For this project, Dr. Jennifer Craft Morgan, Director of the Gerontology Institute, and Dr. Elisabeth O. Burgess, Associate Dean for Faculty Affairs in the College of Arts and Sciences at Georgia State University have partnered with the Culture Change Network of Georgia (CCNG).
LeadingAge Georgia, led by Ginny Helms, President and CEO, who received a subcontract to convene the CCNG as the group serves as advisers to the project.
Project consultants are: Cameron Camp, Center for Applied Research in Dementia; Joan Carlson, Principal, JMC Consulting; Walter Coffey, Co-Founder CCNG and Managing Director WD International; Rose Marie Fagan, Co-Founder and Founding Executive Director, Pioneer Network; Kim McRae, Co-Founder CCNG and President, Have a Good Life and Leigh-Anne Royster, Assistant Vice President for Diversity, Equity and Inclusion, Duke University.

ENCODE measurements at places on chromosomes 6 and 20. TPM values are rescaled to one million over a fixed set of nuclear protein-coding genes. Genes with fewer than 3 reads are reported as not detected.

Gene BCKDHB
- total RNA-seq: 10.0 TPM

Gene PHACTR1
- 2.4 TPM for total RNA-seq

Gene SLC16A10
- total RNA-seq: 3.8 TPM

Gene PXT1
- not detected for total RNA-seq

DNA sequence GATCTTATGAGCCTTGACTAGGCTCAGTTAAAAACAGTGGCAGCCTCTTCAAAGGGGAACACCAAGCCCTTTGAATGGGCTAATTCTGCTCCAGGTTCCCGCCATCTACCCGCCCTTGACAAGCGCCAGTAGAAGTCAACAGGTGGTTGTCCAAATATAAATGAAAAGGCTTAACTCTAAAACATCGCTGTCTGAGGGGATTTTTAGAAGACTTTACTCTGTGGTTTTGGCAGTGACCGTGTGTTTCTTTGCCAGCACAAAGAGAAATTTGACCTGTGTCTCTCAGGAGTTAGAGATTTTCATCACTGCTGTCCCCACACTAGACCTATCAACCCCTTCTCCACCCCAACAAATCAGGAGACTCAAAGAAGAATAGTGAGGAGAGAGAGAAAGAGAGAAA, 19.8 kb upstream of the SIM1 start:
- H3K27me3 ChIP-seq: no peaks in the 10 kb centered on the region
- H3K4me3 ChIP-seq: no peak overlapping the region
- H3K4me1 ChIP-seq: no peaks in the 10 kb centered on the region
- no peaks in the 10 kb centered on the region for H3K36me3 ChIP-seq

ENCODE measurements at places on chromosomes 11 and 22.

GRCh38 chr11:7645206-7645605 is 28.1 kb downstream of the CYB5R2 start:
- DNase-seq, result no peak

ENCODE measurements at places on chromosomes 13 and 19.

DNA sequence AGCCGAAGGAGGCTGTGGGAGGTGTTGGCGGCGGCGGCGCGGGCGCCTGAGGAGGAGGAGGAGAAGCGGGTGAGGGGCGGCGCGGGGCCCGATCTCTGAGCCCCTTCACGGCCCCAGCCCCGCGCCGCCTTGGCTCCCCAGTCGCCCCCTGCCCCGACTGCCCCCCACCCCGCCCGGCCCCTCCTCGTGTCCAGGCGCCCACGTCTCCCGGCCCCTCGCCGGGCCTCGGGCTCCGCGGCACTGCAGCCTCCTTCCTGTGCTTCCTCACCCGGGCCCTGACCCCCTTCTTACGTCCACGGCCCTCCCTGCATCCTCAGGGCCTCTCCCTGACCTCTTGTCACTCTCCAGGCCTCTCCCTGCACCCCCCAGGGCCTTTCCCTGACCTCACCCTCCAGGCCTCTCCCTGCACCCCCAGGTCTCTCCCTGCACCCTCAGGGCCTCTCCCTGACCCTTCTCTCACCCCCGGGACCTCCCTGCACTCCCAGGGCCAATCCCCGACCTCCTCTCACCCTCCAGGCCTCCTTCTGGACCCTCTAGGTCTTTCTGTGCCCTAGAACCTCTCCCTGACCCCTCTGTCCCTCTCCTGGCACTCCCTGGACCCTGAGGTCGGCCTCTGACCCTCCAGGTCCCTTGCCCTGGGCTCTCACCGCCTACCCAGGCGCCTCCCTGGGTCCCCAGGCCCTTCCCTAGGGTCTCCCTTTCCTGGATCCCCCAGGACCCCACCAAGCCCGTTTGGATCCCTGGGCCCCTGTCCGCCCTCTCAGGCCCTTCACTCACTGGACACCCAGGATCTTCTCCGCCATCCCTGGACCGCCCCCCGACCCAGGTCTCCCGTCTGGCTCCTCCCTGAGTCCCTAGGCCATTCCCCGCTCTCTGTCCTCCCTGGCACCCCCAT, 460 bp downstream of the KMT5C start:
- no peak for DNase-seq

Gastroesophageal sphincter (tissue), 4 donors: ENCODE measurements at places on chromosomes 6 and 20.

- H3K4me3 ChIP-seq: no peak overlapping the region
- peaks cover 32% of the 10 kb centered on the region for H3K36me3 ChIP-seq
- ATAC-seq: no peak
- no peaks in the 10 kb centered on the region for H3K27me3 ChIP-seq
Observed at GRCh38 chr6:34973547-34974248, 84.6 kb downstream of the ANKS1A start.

Georgia State University's Gerontology Institute has a $1.58 million grant to support training nursing home staff across the state to improve care for residents with dementia. The training emphasizes new trauma-informed approaches and how to reduce the use of antipsychotic drugs to manage residents' behavioral expressions.
The three-year project, jointly funded by the Centers for Medicare and Medicaid Services (CMS) and the Georgia State Survey Agency, is led by Jennifer Craft Morgan, Director, of the Gerontology Institute. COVID-19 has had a profound effect on nursing home residents, families and staff. More than 3,000 nursing home residents died of COVID-19 in Georgia between March 2020 and May 2021, representing about 20 percent of the state's deaths due to the disease.
"Attending to the collective trauma of nursing home communities is a first step in equipping the state to reduce antipsychotic use and improve quality of life in these hard-hit residential communities. Nursing home residents living with dementia deserve a highly dementia-capable workforce." ~Dr. Jennifer Craft Morgan